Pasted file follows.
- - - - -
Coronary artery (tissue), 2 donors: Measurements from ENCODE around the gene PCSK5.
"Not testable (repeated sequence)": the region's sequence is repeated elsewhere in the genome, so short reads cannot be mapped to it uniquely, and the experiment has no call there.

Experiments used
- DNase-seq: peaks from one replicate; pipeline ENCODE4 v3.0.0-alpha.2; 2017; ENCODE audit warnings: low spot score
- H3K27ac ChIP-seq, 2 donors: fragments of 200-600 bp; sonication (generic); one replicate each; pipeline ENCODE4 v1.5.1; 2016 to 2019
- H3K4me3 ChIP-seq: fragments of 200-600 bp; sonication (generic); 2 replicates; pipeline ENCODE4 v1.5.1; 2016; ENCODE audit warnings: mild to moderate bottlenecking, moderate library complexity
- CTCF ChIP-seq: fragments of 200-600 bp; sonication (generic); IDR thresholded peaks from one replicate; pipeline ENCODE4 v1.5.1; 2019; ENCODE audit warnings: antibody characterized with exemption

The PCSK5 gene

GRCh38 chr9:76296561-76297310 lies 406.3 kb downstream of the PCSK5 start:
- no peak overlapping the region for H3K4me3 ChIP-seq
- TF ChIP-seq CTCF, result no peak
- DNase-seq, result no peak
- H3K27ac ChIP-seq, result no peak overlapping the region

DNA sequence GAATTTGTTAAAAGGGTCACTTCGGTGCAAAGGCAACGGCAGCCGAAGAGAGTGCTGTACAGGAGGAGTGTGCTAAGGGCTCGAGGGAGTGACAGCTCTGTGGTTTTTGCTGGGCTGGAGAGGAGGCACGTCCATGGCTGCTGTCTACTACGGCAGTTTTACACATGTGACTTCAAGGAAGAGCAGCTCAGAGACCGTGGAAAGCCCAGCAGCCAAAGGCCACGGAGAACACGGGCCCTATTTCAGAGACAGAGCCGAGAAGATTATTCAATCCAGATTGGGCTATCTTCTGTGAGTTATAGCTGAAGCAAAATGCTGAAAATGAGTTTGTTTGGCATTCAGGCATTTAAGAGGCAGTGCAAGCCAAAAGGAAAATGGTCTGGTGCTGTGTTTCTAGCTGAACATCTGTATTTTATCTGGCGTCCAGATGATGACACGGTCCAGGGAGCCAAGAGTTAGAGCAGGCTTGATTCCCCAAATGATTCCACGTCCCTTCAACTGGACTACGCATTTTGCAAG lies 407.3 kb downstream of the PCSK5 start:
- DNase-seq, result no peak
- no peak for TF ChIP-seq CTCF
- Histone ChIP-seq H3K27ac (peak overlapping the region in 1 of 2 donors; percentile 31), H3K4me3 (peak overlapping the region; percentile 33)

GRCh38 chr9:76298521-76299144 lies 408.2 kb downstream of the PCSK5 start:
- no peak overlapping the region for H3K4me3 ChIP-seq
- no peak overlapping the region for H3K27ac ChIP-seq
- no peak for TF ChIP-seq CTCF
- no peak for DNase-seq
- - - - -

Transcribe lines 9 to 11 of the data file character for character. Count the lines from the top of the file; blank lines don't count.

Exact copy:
GRCh38 chr9:76296561-76297310 lies 406.3 kb downstream of the PCSK5 start:
- no peak overlapping the region for H3K4me3 ChIP-seq
- TF ChIP-seq CTCF, result no peak